Figure 6
SEM microstructure at area between the welding seam and SS400 steel sheet: (a) IMC layer area; (b) without IMC layer area; (c) defects due to surface cleaning; and (d) microstructural crack on the surface of the steel sheet.

According to the Fe-Al binary phase diagram reported in [16,17,18], there are five types of Fe-Al IMC phases, Fe3Al, FeAl, FeAl2, Fe2Al5 and FeAl3, which appear during the Fe/Al reaction process. The formation of a new phase is often determined by the thermodynamic conditions: the lower the free energy, the easier the phase forms during the process of multiphase formation. The interface between the steel and Fe2Al5 was smooth, and serrated shapes formed with the interface between the welding seam metals and FeAl3. Furthermore, the formation of new phases were often decided by the thermodynamic conditions and low the free energy. This leads to form process of multi-phase easy. Therefore, the formation of Fe-Al IMC layers could be predicted based on the thermodynamic data of the free energy. This has proved that the phase formed is Fe4Al13 during the chemical reaction between steel and aluminum. Figure 7 presents the metal components in the IMC area, at spectrum 1 in the middle of the IMC layer and at spectrum 2 in the welding seam, as determined using an energy dispersive X-ray spectrometer (EDS). The results also showed some diffusion in the welding process. Figure 7b,c present the results of the chemical composition analysis of the IMC. The elements at position number 1 were Al = 71.1%, Fe = 23.1%, and Si = 5.7%; the elements at position number 2 were Al = 67.3%, Si = 16.4%, and Fe = 16.3%. The results showed that the IMC layer consisted of three elements, Al, Fe and Si, signifying that this IMC layer was likely composed of a three-chemical-element Fe2Al8Si phase, and not a two-chemical-element Fe4Al13 phase.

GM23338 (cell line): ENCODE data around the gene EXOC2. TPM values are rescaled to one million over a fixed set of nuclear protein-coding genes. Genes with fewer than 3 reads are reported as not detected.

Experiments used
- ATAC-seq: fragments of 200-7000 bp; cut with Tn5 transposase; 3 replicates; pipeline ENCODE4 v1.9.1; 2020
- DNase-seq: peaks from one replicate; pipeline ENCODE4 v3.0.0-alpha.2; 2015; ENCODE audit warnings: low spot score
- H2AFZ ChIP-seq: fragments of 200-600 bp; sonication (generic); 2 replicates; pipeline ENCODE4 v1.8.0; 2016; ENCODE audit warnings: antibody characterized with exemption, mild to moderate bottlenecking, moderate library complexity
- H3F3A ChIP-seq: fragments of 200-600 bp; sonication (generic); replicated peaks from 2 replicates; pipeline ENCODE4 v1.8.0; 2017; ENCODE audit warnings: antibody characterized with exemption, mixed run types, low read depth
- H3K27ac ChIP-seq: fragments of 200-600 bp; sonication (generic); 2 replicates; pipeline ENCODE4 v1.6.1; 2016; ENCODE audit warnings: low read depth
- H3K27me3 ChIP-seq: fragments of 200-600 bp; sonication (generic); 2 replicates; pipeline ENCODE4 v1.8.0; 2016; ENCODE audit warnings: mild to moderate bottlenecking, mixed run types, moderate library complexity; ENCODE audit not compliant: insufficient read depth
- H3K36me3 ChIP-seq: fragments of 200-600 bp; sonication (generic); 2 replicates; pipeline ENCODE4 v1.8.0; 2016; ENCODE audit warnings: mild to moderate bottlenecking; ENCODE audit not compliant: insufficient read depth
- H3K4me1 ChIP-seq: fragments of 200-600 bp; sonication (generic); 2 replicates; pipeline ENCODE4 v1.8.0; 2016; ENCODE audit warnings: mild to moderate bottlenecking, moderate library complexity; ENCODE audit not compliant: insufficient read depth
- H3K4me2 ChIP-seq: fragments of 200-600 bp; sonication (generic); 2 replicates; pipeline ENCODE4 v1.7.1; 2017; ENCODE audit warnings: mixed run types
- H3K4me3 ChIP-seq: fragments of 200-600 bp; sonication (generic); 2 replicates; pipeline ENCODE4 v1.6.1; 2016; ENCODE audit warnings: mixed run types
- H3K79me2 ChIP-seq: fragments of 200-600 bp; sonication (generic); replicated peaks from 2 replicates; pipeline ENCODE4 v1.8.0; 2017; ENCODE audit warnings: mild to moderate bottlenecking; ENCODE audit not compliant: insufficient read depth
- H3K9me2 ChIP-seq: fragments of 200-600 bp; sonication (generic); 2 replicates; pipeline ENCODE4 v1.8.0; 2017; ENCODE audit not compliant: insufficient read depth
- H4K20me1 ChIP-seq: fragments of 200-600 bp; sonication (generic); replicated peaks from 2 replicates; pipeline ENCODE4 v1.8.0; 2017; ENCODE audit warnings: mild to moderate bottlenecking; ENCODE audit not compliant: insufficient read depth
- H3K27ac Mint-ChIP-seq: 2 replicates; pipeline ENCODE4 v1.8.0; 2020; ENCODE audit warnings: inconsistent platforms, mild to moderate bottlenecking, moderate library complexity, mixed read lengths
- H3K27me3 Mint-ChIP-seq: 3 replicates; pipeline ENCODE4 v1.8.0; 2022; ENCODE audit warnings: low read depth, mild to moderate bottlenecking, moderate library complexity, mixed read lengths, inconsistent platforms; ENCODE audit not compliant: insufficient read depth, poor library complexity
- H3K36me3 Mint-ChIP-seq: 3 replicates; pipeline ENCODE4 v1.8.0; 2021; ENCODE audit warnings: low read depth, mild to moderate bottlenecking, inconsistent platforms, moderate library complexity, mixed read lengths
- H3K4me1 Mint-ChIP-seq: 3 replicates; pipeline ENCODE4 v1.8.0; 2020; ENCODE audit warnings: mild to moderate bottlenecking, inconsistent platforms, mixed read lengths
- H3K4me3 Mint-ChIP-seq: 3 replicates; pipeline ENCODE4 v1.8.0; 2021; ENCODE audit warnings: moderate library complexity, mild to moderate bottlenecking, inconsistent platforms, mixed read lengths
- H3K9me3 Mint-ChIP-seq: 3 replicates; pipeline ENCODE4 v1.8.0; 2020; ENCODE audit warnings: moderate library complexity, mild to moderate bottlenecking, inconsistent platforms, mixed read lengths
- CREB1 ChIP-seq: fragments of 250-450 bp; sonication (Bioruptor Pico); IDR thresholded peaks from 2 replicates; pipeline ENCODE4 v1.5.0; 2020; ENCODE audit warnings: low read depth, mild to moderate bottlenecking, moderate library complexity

Figure 7